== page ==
“Being part of the corridor in the first instance gives projects visibility. It confirms that they constitute EU added value as a crucial part of the European transport system. It is a trademark not only for EU co-funding but also for other financing sources.”

“Secondly, it opens the door and gives access to the corridor governance process. The corridor combines bottom-up and top-down elements in a multi-level governance system, involving the EU, Member States, regional stakeholders, and key actors and project promoters from the transport sector, bringing Europe closer to them and them closer to Europe. The bi-annual Corridor Forum is a key gathering point that serves as a platform for communication, dialogue and leadership.”

In your work with infrastructure issues, particularly train traffic, how would you describe the role and importance of trains in Europe?

“Trains are the most sustainable mode of transport available, emitting many times less CO2 emissions than road or air traffic. Railways are the backbone of our transport system. It is the ideal mode of transportation for goods over long distances as well as for passenger trips up to at least 500km. However, the potential of rail in Europe remains underexploited and hampered by diverging national operational rules and infrastructure standards. This is what TEN-T policy aims progressively to overcome by assuring the necessary infrastructure to allow increasingly seamless long-distance cross-border railway transport for passengers and goods all across Europe.”

Local communities often emphasize the importance of functioning infrastructure. How significant do you believe the Oslo-Stockholm corridor is for municipalities, businesses, and residents in the vicinity?

“Transport infrastructure can be a game changer when it comes to regional and local development, exercising a positive transformative effect on host communities. Increased accessibility, better services, and less travel time offer the prospect of economic, social, educational, cultural, and environmental progress. The Oslo – Stockholm link and its hinterland can benefit from the prospects associated with the dynamics of a well-connected macro-region between the two capital cities as regards housing, educational, cultural, and job opportunities. These arise from increased accessibility, better and environmentally friendly services, and less travel time.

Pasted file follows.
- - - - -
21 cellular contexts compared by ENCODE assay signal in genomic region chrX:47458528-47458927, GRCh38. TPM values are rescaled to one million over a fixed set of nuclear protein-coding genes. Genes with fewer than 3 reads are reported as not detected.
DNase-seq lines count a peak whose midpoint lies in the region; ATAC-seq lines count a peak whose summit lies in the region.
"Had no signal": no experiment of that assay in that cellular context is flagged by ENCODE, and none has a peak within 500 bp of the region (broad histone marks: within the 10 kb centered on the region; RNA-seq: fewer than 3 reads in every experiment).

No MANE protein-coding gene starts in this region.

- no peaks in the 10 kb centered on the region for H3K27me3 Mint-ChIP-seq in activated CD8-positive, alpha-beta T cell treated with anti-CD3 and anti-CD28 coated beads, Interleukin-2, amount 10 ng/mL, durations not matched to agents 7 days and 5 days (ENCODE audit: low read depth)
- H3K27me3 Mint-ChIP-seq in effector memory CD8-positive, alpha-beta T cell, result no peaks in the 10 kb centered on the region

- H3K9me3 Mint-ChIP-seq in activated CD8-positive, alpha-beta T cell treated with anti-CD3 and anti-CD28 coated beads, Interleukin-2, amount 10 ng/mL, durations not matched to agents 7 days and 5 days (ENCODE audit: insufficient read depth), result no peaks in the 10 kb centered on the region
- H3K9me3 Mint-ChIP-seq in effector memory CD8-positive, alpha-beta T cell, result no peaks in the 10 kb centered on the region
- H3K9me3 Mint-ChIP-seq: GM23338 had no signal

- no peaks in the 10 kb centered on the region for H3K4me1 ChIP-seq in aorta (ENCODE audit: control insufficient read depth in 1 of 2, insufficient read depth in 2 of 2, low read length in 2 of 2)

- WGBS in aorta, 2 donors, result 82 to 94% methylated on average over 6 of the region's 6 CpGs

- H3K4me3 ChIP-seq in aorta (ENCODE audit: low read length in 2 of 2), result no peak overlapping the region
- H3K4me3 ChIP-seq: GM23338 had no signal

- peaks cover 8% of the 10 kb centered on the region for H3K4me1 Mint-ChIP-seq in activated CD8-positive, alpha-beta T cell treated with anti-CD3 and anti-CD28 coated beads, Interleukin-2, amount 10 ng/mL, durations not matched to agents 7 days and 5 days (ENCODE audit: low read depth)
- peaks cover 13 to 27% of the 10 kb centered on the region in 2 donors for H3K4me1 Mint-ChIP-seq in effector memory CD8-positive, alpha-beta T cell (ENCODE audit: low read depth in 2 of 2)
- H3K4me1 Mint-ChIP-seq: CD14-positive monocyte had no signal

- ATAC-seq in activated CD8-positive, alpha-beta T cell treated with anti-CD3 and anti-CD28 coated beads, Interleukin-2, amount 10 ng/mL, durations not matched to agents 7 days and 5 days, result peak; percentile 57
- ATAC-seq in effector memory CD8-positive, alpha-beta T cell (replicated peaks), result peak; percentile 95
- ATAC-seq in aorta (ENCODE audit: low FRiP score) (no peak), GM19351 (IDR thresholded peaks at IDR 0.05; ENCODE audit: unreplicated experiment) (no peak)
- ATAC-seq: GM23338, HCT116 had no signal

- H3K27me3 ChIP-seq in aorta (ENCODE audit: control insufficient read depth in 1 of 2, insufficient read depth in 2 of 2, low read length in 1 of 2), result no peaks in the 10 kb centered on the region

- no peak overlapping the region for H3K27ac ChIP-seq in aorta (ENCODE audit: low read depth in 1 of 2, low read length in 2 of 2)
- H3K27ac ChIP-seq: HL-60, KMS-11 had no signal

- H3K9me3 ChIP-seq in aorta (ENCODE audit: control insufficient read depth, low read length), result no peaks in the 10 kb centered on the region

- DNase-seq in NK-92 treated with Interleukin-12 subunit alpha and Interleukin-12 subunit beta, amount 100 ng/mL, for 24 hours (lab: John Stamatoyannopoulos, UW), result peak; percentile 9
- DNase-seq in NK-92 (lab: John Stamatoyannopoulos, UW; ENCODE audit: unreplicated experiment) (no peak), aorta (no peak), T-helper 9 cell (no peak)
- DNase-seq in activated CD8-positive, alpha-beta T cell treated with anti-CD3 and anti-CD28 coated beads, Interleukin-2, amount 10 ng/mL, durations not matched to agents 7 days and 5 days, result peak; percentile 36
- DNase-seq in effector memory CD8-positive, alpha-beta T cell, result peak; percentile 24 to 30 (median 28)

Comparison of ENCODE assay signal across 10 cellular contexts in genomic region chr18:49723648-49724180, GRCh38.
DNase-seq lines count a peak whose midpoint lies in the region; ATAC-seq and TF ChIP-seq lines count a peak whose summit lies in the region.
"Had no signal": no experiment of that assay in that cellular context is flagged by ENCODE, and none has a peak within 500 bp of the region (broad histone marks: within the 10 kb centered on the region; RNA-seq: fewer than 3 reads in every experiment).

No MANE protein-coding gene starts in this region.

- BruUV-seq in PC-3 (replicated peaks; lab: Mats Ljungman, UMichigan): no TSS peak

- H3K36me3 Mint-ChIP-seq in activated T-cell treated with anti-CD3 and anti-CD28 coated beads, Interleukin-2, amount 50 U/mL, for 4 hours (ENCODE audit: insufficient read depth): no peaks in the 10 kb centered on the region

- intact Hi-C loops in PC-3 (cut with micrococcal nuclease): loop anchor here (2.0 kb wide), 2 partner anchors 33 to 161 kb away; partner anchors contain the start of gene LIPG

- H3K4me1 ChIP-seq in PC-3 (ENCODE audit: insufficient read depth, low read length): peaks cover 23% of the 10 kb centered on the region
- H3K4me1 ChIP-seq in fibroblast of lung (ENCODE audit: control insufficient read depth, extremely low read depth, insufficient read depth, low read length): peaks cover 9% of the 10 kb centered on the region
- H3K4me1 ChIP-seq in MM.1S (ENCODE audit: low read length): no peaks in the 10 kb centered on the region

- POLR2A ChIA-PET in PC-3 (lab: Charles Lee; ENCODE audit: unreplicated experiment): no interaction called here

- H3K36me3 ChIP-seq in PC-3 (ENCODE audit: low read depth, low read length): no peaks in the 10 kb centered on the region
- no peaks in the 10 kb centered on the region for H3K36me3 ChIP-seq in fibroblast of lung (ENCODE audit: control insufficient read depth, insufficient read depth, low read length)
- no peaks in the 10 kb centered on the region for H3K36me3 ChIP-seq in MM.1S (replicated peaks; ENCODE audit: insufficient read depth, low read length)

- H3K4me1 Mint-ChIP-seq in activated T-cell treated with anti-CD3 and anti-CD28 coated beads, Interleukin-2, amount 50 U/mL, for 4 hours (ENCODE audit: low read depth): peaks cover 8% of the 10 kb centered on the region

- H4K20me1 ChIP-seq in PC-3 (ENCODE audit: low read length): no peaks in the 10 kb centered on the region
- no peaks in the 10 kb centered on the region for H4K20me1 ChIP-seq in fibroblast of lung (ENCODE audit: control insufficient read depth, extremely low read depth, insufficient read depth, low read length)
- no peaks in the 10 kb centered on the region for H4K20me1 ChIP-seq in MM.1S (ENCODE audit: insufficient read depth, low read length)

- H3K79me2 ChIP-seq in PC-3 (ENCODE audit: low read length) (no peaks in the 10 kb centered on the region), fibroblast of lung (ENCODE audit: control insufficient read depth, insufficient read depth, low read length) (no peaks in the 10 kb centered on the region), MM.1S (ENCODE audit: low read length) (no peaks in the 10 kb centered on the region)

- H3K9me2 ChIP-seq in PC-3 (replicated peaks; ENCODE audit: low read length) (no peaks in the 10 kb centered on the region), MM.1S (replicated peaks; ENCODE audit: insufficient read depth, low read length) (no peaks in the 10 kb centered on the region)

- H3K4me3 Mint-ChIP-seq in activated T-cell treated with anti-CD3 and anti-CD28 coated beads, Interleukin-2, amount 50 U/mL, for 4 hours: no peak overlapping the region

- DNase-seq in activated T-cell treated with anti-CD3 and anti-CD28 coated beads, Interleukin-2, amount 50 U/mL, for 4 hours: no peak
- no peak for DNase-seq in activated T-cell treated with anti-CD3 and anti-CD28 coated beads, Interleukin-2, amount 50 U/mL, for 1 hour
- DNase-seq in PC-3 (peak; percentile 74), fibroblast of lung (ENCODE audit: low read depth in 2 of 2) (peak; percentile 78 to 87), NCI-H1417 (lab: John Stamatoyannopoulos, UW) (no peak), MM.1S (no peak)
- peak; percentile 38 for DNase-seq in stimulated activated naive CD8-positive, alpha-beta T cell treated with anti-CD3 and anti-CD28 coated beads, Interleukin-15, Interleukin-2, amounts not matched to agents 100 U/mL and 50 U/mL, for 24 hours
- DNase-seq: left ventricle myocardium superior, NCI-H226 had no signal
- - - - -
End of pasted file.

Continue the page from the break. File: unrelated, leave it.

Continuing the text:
Climate change is an ongoing issue. How do you think it should be valued in relation to the need for new and improved train connections?

“As we know Oslo and Stockholm are only 500 km apart but this connection is one of the busiest air routes in Europe. Shifting a significant amount of passengers to a quality rail option would lead to significant emission savings. By way of example, look at what happened between Madrid and Barcelona, a distance of over 600km, where few now travel by air and most by train, a total reversal of what happened before the high speed rail link was established. In addition to passenger transport modal shift, better rail connections could also lead to a shift from road to rail for goods transport. Climate change considerations are an additional major argument for developing this new and improved connection between Oslo and Stockholm.”





Jonas Karlsson

Jonas Karlsson

Presskontakt VD +46 706 311363

Relaterat innehåll

Oslo-Stockholm 2.55 AB

Oslo-Stockholm 2.55 AB är ett bolag som ägs av Karlstad kommun, Region Värmland, Region Västmanland, Region Örebro län, Västerås stad och Örebro kommun. Bolaget har till syfte att påskynda utbyggnaden av bättre tågtrafik mellan Oslo och Stockholm och på delsträckorna där emellan.

Oslo-Sthlm 2.55
Kansligatan 1
703 61 Örebro